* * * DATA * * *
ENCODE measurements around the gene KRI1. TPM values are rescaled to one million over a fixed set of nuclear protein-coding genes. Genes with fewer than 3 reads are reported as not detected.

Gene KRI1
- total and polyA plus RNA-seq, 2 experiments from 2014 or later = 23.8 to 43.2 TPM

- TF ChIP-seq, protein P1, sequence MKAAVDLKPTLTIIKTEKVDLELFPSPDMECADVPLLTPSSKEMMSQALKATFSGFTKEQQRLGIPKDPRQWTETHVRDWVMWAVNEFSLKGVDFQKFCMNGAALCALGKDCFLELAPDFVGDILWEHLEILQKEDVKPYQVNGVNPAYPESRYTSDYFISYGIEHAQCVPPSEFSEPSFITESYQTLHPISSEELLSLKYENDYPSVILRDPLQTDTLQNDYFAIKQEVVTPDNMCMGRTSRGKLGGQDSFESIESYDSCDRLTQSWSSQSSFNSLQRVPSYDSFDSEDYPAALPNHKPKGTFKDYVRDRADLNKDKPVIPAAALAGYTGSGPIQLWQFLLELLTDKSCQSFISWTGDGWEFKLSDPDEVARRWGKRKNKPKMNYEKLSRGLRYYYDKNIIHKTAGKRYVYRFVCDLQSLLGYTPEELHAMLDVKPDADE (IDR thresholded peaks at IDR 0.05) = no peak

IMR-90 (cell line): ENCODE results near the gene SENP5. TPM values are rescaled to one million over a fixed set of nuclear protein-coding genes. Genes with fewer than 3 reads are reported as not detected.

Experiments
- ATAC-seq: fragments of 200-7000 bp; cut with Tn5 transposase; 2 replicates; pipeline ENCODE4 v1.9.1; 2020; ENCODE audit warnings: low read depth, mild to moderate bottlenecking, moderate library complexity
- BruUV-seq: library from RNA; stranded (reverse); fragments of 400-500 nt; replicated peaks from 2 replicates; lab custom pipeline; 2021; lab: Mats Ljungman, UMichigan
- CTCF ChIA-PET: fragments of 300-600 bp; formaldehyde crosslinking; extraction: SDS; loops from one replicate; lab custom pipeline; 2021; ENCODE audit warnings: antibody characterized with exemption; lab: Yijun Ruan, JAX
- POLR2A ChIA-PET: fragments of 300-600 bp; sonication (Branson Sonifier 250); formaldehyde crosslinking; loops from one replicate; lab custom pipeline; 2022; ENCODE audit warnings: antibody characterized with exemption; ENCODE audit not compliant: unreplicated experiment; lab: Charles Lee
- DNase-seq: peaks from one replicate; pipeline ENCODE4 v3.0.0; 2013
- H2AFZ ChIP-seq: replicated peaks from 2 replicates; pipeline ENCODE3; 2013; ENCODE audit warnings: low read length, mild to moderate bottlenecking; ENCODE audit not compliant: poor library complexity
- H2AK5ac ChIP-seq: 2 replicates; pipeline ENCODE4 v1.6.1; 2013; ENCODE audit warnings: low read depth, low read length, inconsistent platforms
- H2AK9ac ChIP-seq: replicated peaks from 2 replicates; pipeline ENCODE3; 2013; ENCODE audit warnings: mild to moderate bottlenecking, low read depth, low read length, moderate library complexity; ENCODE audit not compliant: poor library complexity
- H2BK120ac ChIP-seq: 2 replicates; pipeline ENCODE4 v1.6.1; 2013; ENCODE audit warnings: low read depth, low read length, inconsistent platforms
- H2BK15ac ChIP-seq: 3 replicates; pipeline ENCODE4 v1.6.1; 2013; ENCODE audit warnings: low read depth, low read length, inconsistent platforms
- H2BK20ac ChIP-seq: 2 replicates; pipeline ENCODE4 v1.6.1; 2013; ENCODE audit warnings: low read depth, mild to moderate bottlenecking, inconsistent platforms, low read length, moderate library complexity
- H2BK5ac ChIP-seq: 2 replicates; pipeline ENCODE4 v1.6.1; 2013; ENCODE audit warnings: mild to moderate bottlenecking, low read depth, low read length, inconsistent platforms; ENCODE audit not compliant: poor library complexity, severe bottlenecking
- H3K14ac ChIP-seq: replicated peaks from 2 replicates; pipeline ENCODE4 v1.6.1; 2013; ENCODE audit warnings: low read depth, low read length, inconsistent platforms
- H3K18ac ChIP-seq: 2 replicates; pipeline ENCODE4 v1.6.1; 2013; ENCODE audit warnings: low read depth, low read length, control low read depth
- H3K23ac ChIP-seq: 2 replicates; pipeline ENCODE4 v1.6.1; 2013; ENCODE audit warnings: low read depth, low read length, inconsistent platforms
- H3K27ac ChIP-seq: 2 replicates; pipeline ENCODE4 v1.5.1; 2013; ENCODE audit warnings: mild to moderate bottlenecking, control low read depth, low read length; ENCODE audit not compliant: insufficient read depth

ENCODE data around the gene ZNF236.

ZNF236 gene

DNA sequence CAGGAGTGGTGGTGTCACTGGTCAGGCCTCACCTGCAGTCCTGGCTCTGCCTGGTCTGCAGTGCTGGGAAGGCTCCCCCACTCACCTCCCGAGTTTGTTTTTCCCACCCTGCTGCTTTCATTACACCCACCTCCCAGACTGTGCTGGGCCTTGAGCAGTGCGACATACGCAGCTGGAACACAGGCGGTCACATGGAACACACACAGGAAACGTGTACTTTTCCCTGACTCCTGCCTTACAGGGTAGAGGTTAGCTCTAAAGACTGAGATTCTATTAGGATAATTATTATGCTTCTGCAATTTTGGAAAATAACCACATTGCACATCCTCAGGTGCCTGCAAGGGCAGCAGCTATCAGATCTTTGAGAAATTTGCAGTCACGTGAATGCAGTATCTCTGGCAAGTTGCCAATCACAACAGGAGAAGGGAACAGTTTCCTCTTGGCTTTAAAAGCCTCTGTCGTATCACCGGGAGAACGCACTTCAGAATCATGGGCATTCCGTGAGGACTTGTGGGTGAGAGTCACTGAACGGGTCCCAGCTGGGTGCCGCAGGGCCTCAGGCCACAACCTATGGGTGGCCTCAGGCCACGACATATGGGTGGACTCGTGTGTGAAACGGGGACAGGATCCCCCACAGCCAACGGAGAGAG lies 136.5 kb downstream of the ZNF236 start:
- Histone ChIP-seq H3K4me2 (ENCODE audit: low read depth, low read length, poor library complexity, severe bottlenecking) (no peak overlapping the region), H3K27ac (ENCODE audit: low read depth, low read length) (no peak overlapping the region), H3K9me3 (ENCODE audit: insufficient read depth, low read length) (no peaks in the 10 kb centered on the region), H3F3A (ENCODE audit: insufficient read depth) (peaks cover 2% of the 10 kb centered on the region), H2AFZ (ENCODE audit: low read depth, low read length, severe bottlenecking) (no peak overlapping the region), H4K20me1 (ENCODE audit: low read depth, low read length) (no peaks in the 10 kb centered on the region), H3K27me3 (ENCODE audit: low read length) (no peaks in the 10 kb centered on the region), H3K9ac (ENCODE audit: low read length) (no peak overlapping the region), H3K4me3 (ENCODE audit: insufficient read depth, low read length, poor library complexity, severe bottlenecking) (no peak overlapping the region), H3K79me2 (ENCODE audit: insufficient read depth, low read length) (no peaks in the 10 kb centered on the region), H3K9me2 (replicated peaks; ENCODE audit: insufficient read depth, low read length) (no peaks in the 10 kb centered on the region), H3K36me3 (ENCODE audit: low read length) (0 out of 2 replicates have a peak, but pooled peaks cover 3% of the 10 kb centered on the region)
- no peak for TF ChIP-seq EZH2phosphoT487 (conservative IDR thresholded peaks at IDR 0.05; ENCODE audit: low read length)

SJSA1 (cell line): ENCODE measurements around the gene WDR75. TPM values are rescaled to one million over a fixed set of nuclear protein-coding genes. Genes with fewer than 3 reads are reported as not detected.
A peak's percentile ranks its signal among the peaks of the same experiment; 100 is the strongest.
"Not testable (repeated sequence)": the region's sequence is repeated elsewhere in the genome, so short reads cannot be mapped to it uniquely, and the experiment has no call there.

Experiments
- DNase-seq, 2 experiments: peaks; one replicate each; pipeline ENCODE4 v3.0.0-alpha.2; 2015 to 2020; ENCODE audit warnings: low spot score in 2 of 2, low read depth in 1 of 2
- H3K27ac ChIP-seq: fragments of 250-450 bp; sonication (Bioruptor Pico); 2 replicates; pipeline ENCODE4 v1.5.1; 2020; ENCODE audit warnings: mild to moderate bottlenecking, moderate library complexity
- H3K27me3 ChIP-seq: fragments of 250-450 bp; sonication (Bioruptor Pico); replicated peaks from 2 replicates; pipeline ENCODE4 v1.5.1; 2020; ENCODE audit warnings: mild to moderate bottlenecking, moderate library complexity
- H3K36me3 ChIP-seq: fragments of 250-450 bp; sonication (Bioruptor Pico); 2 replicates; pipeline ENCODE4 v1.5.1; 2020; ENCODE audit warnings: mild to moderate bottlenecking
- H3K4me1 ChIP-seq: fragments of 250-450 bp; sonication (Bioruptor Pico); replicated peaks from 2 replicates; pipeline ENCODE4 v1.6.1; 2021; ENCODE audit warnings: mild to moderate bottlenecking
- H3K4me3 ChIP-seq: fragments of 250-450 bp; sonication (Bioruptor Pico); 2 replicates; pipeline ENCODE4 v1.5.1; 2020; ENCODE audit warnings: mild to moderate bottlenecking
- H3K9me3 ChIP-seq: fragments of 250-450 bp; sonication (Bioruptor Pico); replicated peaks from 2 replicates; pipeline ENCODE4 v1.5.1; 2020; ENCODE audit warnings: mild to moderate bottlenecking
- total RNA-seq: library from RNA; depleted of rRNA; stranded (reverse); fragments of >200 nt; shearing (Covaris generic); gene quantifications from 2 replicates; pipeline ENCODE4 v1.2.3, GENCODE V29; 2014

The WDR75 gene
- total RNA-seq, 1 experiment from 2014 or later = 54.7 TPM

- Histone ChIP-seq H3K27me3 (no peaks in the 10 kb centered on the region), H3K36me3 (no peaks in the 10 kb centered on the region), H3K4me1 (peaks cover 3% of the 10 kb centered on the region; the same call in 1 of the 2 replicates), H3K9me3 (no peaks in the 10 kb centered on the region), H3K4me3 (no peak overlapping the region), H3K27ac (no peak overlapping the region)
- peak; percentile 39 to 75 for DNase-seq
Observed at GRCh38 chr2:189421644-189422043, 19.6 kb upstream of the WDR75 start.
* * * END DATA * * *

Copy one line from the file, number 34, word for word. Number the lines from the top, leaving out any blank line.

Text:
- H3K27me3 ChIP-seq: fragments of 250-450 bp; sonication (Bioruptor Pico); replicated peaks from 2 replicates; pipeline ENCODE4 v1.5.1; 2020; ENCODE audit warnings: mild to moderate bottlenecking, moderate library complexity